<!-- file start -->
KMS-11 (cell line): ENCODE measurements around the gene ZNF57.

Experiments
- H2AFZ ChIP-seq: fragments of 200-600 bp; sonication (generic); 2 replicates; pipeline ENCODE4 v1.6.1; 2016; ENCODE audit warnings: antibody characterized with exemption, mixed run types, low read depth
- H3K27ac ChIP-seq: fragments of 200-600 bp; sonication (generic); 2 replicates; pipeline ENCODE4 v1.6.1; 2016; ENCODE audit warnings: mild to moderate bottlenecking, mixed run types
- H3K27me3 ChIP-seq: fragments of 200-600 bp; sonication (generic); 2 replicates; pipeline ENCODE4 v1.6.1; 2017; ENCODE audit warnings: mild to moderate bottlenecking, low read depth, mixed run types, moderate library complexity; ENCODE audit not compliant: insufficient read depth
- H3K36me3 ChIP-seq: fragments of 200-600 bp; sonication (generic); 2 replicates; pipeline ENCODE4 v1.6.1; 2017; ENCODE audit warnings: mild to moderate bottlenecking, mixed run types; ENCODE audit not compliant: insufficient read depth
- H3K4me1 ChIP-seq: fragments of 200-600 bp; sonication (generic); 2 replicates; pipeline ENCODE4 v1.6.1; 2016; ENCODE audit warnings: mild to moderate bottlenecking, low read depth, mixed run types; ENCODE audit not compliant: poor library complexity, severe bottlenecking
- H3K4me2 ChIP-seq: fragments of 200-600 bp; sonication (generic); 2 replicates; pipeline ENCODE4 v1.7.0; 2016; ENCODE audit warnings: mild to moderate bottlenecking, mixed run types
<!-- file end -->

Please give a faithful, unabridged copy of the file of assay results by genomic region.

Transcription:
KMS-11 (cell line): ENCODE measurements around the gene ZNF57.

Experiments
- H2AFZ ChIP-seq: fragments of 200-600 bp; sonication (generic); 2 replicates; pipeline ENCODE4 v1.6.1; 2016; ENCODE audit warnings: antibody characterized with exemption, mixed run types, low read depth
- H3K27ac ChIP-seq: fragments of 200-600 bp; sonication (generic); 2 replicates; pipeline ENCODE4 v1.6.1; 2016; ENCODE audit warnings: mild to moderate bottlenecking, mixed run types
- H3K27me3 ChIP-seq: fragments of 200-600 bp; sonication (generic); 2 replicates; pipeline ENCODE4 v1.6.1; 2017; ENCODE audit warnings: mild to moderate bottlenecking, low read depth, mixed run types, moderate library complexity; ENCODE audit not compliant: insufficient read depth
- H3K36me3 ChIP-seq: fragments of 200-600 bp; sonication (generic); 2 replicates; pipeline ENCODE4 v1.6.1; 2017; ENCODE audit warnings: mild to moderate bottlenecking, mixed run types; ENCODE audit not compliant: insufficient read depth
- H3K4me1 ChIP-seq: fragments of 200-600 bp; sonication (generic); 2 replicates; pipeline ENCODE4 v1.6.1; 2016; ENCODE audit warnings: mild to moderate bottlenecking, low read depth, mixed run types; ENCODE audit not compliant: poor library complexity, severe bottlenecking
- H3K4me2 ChIP-seq: fragments of 200-600 bp; sonication (generic); 2 replicates; pipeline ENCODE4 v1.7.0; 2016; ENCODE audit warnings: mild to moderate bottlenecking, mixed run types